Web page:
From the depths of dusty tomes and the tutelage of patrons human and otherwise, the sorcerer collects incantations and recipes for spells, magical creations whose effects are immensely powerful, their histories older than the cities of men. These spells are broad strokes, guidelines by which unnatural forces can impose their will upon the natural world. The combination of spell effects and sorcerous talents comingle to form more complex results and more powerful intrusions of the Outer Dark into the world of humankind. The nature of magic in the Hyborian Age is not strictly codified, and requires the gamemaster to adjudicate on a narrative as well as mechanical basis.
-Conan 2d20, Core Book Page 173

It is fairly easy to look at the spells and mechanically cast based on what is listed. That is always an easy thing, but in my books it is a less fun way to play. These games are all about the narrative. Have a player simply cast and then pick from a list leaves a lot on the floor. Instead think of these spell blocks as a toolkit. I strongly encourage you and your players to at least have an idea of the desired effect of the spell, even if it isn't fully realized on the actual skill test. I have a couple of examples below of sorcery in use. Our examples will center around Adara, a Cimmerian shaman.

Adara looks out across the blood soaked sward, the smoking ruins of the fort and dead from both sides litter the ground around her. Her people did not start this war, the constant incursion of the southern kingdoms north to take more land, and finally in an attempt to subjugate her people started this. Finally her tribe had enough, and so her and her people drew steel and assaulted their positions.

GM: You see a large warrior cutting down your people left and right, clearly a Knight and a fearsome opponent, what do you do.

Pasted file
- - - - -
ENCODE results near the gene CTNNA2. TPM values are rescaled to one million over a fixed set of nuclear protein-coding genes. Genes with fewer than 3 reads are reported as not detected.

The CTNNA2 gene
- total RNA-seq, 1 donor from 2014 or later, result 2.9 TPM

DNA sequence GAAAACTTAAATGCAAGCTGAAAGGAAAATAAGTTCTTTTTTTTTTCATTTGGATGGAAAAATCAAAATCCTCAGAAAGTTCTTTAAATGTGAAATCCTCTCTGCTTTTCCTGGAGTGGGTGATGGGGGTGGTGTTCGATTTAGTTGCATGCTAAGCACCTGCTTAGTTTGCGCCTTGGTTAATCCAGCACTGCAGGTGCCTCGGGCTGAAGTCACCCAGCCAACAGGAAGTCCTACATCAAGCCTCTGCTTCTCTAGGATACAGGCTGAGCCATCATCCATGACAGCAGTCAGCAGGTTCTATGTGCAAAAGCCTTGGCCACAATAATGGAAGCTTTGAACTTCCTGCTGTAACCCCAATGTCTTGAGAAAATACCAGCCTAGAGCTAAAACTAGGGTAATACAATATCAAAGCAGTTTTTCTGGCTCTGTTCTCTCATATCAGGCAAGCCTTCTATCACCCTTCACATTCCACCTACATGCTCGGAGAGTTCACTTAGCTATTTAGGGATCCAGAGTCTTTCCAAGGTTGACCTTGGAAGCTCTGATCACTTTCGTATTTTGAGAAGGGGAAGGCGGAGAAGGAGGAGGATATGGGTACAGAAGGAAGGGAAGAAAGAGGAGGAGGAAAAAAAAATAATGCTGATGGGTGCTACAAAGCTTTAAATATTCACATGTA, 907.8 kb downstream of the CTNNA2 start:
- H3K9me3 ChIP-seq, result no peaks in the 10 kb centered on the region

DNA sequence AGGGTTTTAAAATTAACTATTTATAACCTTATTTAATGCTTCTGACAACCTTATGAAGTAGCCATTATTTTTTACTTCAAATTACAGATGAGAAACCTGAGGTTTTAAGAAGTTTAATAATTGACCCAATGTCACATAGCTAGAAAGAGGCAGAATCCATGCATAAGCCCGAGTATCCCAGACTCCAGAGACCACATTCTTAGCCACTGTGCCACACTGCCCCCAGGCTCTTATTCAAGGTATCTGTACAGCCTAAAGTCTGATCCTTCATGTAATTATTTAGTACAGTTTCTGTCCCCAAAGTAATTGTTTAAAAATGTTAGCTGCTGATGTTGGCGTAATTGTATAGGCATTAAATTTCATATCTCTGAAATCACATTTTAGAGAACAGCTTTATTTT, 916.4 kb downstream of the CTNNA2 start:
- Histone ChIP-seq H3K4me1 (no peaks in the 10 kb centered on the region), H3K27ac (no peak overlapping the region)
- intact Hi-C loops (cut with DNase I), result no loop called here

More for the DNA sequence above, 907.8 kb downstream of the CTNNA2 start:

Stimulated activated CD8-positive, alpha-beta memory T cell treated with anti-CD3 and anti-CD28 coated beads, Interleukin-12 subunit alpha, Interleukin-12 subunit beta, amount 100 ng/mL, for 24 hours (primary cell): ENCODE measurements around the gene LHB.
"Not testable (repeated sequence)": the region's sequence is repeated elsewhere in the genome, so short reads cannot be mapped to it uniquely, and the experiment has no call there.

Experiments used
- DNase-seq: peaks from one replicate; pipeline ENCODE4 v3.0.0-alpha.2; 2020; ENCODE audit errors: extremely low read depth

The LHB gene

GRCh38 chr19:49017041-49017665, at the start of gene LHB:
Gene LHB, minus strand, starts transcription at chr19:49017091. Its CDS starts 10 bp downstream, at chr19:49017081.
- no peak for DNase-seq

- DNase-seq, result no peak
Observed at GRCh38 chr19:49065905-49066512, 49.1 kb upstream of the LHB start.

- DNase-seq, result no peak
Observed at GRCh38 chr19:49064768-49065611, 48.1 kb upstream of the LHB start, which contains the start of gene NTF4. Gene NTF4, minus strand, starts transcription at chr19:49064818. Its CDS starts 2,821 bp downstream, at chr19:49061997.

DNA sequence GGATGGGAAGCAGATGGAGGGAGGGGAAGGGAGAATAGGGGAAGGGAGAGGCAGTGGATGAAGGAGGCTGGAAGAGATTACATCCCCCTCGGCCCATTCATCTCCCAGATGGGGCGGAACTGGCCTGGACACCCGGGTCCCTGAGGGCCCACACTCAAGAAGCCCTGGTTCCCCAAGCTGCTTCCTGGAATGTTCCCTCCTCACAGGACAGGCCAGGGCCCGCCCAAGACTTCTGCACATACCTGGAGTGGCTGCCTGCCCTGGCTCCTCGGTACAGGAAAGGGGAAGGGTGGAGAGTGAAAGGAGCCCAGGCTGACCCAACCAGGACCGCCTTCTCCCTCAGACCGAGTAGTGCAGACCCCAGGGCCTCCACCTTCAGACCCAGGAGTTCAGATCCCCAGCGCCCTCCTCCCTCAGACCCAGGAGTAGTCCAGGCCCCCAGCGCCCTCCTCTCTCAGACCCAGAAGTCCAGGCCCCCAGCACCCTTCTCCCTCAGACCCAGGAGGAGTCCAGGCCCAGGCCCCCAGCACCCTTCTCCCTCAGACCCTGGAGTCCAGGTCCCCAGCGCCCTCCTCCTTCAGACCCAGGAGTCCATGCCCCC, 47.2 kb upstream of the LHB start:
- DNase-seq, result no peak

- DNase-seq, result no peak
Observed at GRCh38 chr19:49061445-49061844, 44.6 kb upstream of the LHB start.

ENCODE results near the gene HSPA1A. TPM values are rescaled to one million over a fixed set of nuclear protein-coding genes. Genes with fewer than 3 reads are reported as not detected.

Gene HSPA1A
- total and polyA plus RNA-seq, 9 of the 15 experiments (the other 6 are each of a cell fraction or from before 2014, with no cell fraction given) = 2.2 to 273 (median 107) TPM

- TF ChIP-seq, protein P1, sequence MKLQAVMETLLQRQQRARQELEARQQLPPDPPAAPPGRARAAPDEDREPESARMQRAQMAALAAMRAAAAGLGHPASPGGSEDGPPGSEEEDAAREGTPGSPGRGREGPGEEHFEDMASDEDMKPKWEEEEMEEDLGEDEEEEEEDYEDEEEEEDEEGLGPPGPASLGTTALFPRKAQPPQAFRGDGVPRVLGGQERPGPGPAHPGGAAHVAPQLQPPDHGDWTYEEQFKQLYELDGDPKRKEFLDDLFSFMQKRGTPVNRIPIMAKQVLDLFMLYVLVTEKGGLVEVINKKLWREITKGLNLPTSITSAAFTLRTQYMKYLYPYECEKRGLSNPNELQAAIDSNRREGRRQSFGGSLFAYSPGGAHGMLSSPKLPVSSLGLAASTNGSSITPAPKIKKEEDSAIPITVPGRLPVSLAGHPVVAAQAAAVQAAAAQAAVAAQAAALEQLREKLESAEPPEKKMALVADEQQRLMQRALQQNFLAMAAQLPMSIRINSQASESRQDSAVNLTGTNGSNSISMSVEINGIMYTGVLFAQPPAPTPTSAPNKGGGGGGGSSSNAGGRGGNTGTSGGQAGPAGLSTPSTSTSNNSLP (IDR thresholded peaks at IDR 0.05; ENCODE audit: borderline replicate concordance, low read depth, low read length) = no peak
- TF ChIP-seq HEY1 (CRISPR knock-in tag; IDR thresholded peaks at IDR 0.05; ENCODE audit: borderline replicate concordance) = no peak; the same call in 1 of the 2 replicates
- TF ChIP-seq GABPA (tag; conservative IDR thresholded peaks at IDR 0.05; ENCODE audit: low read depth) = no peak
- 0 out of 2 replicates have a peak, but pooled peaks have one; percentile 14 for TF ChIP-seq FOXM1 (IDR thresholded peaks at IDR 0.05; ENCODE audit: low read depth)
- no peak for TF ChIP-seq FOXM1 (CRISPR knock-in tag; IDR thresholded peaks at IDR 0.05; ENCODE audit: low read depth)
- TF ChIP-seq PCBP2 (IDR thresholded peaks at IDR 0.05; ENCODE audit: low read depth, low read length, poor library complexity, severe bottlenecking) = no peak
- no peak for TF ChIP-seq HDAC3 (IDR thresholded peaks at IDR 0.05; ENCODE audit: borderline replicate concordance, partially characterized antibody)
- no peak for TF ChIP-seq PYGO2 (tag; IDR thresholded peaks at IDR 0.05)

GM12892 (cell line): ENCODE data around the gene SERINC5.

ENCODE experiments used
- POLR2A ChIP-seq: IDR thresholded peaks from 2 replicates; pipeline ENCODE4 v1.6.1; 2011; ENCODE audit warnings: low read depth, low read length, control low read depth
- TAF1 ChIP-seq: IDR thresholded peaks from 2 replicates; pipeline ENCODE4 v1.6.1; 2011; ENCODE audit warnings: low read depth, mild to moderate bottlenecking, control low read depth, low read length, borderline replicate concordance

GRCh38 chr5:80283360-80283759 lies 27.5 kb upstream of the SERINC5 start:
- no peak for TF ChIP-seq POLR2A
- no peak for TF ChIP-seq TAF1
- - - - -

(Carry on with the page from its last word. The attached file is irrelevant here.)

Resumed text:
Player: Adara casts Form of a Beast. Uhhh, I roll 4 successes so that lets me succeed and spend 3 momentum. I choose Nature's Brawn, Animal Resilience and Roughen this beasts hide and I transform into a bear.
GM: Ok, Adara takes the form of her totem animal, the bear.
VS.
GM: You see a large warrior cutting down your people left and right, clearly a Knight and a fearsome opponent, what do you do.
Player: Adara summons the energies of the forest creatures, feeling the power of her totem animal flow into her she attempts to take on not just the form of the beast, but also it's strength and savagery! I roll 2 successes, and assume the form of my totem animal. Unfortunately this only gives me one point of momentum so I use that to assume the strength of the bear! GM: Ok, Adara takes the form of her totem animal, the bear.

Mechanically similar, but in my books the second one is more fun and more interesting, even though she was less successful with that test. Certainly the rules say you cast and then can use that momentum however you want, and I am not saying you should pick exactly what you want to have happen from the menu and try and cast it, but instead have an idea of the kinds of things you COULD have happen or WANT to have happen and weave that into the description of what your character is doing.

Even if you go the first route and don't have a clear idea what you are trying to accomplish with the spell, once you have chosen those effects I would strongly encourage you to work those effects into the description of what your character is doing. The spells are a GOLD MINE for narrative ideas and cool effects.

I can't encourage your enough to use these spell blocks as a toolkit to build excellent narrative effects around the magic we find in the Hyborian Age!

Finally some of the core book can be confusing, and should you need it we do have a Sorcery FAQ put together from the days of the Google+ group.

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3 comments:

  1. Can you give an example for Dismember (as you would visualize it)? I usually have strips of smoke emanate from my arms and form black claws to hit my target.

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  2. Hi Basil. I actually re-skin this spell a fair bit depending on the adventure. I have had it be everything from ethereal vines tearing at the players when it was wielded by a forest witch, to dark forces enveloping the players as if to mummify them where they stood when used by a Khitan mummy.

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  3. Thanks for the reply, I hesitate quite a bit when it comes to Role Playing. I have to admit 16 years D&D haven't prepared me for this kind of RP. I feel Conan is exactly the opposite. I hope as I get more and more into character I will get better at it - if I live long enough.....
    Thanks again for the tips